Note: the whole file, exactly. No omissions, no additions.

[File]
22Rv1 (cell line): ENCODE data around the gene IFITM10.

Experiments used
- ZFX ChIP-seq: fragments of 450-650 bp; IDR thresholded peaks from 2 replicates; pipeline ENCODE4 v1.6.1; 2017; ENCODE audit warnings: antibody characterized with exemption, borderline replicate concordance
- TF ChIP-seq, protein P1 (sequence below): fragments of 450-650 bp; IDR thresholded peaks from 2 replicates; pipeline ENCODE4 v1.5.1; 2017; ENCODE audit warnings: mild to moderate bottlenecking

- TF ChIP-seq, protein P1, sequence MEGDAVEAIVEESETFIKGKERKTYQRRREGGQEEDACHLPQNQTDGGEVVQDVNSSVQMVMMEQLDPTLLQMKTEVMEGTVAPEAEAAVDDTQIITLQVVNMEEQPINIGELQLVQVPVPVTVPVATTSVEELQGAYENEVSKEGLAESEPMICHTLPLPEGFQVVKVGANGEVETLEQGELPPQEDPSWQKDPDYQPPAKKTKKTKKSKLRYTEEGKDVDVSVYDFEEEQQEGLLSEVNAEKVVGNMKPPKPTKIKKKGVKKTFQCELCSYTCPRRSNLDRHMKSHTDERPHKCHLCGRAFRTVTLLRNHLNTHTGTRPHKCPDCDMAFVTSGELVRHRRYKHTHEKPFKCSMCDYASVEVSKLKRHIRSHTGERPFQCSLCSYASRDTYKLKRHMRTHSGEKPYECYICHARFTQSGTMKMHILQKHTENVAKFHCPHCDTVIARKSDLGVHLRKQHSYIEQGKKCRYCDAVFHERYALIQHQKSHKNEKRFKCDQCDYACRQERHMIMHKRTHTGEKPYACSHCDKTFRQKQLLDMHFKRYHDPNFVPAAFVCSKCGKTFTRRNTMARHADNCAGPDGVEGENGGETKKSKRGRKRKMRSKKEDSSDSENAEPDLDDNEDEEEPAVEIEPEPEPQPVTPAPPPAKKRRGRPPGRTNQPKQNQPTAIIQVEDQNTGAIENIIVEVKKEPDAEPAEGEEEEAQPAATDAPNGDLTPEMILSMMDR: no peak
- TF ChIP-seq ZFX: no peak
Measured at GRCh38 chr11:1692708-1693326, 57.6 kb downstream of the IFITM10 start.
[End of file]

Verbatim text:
22Rv1 (cell line): ENCODE data around the gene IFITM10.

Experiments used
- ZFX ChIP-seq: fragments of 450-650 bp; IDR thresholded peaks from 2 replicates; pipeline ENCODE4 v1.6.1; 2017; ENCODE audit warnings: antibody characterized with exemption, borderline replicate concordance
- TF ChIP-seq, protein P1 (sequence below): fragments of 450-650 bp; IDR thresholded peaks from 2 replicates; pipeline ENCODE4 v1.5.1; 2017; ENCODE audit warnings: mild to moderate bottlenecking

- TF ChIP-seq, protein P1, sequence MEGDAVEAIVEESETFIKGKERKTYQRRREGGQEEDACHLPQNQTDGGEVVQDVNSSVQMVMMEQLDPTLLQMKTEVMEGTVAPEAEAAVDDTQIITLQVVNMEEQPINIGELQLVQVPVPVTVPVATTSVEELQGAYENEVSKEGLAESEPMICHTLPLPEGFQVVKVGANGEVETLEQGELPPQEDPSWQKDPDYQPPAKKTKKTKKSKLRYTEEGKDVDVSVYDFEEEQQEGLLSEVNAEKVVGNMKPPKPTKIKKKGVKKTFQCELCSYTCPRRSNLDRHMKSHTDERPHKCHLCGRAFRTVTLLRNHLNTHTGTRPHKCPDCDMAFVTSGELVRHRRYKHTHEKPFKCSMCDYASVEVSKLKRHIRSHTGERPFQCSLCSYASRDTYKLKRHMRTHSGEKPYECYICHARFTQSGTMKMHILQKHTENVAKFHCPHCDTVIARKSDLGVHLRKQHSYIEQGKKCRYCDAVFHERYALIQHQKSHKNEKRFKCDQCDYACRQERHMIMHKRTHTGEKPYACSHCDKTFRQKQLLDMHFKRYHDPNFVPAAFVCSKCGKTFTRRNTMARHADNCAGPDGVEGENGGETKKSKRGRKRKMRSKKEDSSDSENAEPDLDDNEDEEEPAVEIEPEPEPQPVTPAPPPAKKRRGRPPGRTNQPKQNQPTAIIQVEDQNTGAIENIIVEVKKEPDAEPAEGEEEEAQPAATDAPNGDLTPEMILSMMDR: no peak
- TF ChIP-seq ZFX: no peak
Measured at GRCh38 chr11:1692708-1693326, 57.6 kb downstream of the IFITM10 start.